Has fast food become worse for our health in the past 30 years?Bookmark this
Filled with empty calories and ultra-processed, fast food may increase the risk of obesity and cancer. While fast-food chains have ostensibly been trying to offer more healthful options, a new study finds that the health impact of their menus has not improved — to the contrary, in fact.
Data from the Centers for Disease Control and Prevention (CDC) indicate that, between 2013 and 2016, 36.6 percent of adults in the United States ate fast food on any given day.
Moreover, according to a study conducted by University of Connecticut researchers in 2018, around 74 percent of parents purchase unhealthful foods for their children in fast-food restaurants.
This, the investigators noted, is despite the fact that, from 2013 onward, some of the most popular fast-food chains committed to offering more healthful options in their children's menus.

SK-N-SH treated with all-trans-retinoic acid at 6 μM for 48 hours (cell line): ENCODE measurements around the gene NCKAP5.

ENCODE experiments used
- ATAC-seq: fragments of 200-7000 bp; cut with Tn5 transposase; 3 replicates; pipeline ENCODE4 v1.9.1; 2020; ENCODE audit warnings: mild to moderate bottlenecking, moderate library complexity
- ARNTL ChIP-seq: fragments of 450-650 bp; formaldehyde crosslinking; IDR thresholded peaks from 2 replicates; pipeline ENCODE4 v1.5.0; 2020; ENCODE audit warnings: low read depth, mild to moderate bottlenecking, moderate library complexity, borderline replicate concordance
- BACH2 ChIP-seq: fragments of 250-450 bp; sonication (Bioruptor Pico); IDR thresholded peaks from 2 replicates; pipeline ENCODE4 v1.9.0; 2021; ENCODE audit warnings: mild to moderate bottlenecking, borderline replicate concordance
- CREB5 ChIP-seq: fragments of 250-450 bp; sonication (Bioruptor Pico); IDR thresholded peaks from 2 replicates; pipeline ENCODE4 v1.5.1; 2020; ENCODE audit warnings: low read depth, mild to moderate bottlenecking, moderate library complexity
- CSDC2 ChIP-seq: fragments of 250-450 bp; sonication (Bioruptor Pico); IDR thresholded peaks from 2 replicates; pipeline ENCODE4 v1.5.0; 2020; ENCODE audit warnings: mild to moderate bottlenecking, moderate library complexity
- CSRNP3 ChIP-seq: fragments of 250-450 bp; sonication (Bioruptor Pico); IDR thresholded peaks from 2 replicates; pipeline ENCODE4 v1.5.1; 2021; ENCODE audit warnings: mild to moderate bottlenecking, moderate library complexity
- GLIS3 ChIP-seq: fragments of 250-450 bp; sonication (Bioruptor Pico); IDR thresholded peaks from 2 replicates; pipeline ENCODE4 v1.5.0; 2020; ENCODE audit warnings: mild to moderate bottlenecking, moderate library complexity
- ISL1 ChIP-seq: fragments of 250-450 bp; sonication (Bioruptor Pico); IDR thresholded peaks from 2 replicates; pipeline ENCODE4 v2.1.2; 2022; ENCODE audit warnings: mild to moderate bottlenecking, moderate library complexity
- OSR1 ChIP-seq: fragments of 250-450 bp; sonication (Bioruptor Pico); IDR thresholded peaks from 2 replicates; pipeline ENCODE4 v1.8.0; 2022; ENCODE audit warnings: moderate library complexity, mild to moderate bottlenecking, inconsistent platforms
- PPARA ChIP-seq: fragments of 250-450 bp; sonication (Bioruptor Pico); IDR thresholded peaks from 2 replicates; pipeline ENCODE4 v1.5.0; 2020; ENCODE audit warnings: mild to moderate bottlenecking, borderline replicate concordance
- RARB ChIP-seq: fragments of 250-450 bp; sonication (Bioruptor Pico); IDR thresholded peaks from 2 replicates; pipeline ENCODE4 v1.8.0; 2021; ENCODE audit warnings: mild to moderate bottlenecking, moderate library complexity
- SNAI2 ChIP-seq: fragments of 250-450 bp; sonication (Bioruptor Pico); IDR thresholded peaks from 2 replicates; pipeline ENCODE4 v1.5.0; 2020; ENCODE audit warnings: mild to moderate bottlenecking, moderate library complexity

Now, a new study suggests that most fast-food restaurant menus have not, in fact, become more healthful overall, despite the addition of some arguably more wholesome choices.
The researchers analyzed the variety, portion size, and nutrition of entrées, sides, and desserts offered by 10 of the most popular fast-food chains in the U.S. over a period of roughly 3 decades, based on the menus they made available at three points in time: in 1986, 1991, and 2016.
The team analyzed menus from: Arby's, Burger King, Carl's Jr., Dairy Queen, Hardee's, Jack in the Box, KFC, Long John Silver's, McDonald's, and Wendy's.
In the study paper — which appears in the Journal of the Academy of Nutrition and Dietetics — the investigators explain their focus, noting that, "These restaurants were chosen because the nutritional information on the key nutritional variables of portion size, energy, and sodium were available for each of the 3 years being analyzed."
"Given the popularity of fast food, our study highlights one of the changes in our food environment that is likely part of the reason for the increase in obesity and related chronic conditions over the past several decades, which are now among the main causes of death in the U.S.," says lead investigator Megan McCrory, Ph.D.